In the United States, the number of franchise brands recognized by the International Franchise Association now surpasses 3,000. With an increasing number of franchises entering the market every year, it can be tough to fully evaluate and compare all of the opportunities available to you—not to mention the culture, earnings potential, and nuances of each. Because of the time involved, many investors are turning to franchise brokers to help them narrow the field and help them make the right decision.
What Is A Franchise Broker?
A franchise broker helps match prospective investors with the right franchise opportunities. While it’s a broker’s job to get to know you and look out for your best interests, it’s important to understand that a franchise broker doesn’t represent you—he or she represents a portfolio of franchises.
Their job is to educate you, as a prospective franchisee on the types of franchises that are available, assess whether or not you may be a good fit for a brand, and then ultimately “pre-qualify you” and refer you to a specific franchise.
Similar to a real estate broker who represents a seller and gets paid when a house is sold, a franchise broker is an agent, who represents a book of clients in a franchise investment transaction. “Most franchise brokers only get paid if you invest in a franchise they represent”, said Eric Stites, CEO and managing director of Franchise Business Review. Because of this, brokers are likely to recommend the brands in their portfolio.
What You Need to Know About Broker Commissions
Franchise brands rely on brokers to find qualified candidates to help them grow their businesses and extend into new markets. Increased competition among franchisors — all looking to attract the right candidates to increase their reach and profitability — has resulted in high broker commissions. “The field has exploded,” said Stites. “A decade ago, you could get into a Subway or one of the more popular franchises with a $10,000 to $15,000 initial franchise fee. More recently, a lot of franchise companies have increased the fees because they are working with brokers and have to pay them more to stay competitive.”
Commissions paid to franchise brokers vary, but typically are paid out as a percentage of the initial franchise fee—sometimes up to 50% of an initial franchise fee that could range between $30,000 and $50,000. In other cases, franchise brokers are paid a flat rate.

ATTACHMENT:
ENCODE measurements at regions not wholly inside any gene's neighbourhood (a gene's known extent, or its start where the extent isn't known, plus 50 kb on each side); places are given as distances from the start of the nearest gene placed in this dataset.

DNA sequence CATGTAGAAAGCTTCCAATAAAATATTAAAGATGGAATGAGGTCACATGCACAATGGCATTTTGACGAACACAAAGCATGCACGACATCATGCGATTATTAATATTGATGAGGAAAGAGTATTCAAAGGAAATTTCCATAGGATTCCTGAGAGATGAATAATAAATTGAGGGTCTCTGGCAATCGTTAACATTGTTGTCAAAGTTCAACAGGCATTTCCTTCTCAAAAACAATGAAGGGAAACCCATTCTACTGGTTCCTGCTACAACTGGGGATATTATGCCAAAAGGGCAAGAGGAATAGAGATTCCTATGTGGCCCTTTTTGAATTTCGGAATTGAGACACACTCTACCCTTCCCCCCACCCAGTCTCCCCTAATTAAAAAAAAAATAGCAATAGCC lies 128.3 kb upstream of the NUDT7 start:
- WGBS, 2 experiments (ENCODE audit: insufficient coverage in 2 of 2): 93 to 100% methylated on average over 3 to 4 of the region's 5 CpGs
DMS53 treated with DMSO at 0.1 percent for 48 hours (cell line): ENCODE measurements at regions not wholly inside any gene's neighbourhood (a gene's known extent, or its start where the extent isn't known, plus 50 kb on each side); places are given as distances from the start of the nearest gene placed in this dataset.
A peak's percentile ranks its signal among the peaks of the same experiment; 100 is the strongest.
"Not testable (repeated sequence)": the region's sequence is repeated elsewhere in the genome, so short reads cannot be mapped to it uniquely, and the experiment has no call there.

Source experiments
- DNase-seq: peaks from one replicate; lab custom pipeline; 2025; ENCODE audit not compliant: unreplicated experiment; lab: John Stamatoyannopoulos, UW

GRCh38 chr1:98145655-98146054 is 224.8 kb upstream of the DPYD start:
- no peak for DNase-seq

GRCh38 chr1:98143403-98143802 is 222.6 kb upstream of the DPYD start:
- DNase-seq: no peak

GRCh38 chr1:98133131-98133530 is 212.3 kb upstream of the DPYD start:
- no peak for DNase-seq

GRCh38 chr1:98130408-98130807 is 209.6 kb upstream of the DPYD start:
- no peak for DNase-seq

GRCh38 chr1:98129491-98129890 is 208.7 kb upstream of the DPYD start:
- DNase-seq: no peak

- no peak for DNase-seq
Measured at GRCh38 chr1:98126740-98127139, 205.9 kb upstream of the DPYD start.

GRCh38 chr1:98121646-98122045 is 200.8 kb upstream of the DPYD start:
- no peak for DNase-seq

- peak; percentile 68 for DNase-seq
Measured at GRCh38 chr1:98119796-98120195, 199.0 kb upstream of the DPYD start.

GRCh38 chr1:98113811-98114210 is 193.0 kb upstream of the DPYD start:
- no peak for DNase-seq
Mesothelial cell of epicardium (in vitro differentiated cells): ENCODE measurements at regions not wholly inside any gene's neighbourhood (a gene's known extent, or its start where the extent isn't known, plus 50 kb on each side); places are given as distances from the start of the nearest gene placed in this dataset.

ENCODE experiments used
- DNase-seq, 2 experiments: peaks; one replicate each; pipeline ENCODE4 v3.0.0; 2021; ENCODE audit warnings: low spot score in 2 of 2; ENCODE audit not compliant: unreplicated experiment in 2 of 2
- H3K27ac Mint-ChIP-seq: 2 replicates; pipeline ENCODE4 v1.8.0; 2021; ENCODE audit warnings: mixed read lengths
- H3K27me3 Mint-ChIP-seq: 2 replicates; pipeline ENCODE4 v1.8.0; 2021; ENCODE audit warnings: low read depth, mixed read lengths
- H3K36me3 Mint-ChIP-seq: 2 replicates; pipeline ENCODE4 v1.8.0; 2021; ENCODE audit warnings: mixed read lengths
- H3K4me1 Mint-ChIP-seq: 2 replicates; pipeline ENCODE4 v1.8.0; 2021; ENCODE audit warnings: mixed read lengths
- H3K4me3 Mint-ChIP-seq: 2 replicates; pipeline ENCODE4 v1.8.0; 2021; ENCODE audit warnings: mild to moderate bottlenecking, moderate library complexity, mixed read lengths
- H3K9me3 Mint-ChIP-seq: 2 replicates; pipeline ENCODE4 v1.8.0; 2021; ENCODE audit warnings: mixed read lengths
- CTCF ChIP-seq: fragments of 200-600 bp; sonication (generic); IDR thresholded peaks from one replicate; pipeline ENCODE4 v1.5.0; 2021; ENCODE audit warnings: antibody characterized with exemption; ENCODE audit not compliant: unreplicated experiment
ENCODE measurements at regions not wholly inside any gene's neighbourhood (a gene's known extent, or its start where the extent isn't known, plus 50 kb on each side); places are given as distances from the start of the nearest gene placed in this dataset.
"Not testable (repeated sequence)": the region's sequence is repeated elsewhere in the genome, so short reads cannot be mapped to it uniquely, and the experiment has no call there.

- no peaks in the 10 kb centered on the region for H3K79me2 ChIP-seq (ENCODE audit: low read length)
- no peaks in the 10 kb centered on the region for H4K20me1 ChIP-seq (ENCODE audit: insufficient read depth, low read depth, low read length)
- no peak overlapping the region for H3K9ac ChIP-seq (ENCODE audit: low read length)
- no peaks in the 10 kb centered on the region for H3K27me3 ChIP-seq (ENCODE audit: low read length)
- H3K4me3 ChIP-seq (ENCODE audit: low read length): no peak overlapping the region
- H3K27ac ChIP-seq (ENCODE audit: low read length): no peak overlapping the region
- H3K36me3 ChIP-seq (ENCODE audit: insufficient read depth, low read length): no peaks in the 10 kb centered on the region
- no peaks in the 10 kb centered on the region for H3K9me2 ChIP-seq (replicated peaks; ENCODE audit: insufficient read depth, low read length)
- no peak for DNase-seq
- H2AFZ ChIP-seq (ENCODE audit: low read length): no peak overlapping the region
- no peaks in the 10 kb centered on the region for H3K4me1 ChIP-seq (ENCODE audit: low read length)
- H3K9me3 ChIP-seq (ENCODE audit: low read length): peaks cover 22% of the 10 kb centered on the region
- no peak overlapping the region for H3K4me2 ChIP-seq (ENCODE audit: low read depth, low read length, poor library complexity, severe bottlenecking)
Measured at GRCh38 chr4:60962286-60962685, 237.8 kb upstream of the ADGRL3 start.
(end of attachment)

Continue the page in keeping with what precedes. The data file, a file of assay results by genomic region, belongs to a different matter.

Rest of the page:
Many franchisors use brokers to sell multi-unit agreements of up to three to five units, which can result in even higher commissions, because there are fees (and therefore commission) associated with each unit.
Mid-level and emerging brands also rely on brokers to generate much-needed leads. “You should be particularly aware of working with a franchise broker representing a brand that’s looking to establish a greater market share quickly,” explained Stites. “I’ve seen companies add 50 to 100 locations in a year using brokers. Many times, they get ahead of themselves because they haven’t worked out all of the kinks in their system and that can really implode on them if they are not turning around and investing heavily in operations to help with that growth.”
How a Broker Can Help Match You With the Right Franchise
There are many ways in which brokers can help you find the best franchise investment that meets your personality type, expected investment level, and sector of interest. Some use personality profiles while others conduct in-depth phone calls with you. “A franchise broker who understands your goals is more apt to match you with the best opportunities,” said Stites. “Good franchise brokers should also help you wade through the waters of ‘Franchise 101 and be willing to guide you through what can be an intense research process.”
This could include walking you through the Franchise Disclosure Document (FDD), a document every franchise uses to disclose 23 key pieces of information to its franchisee candidates, including starting costs, the brand’s financial health, and what you can expect to receive as a franchise owner.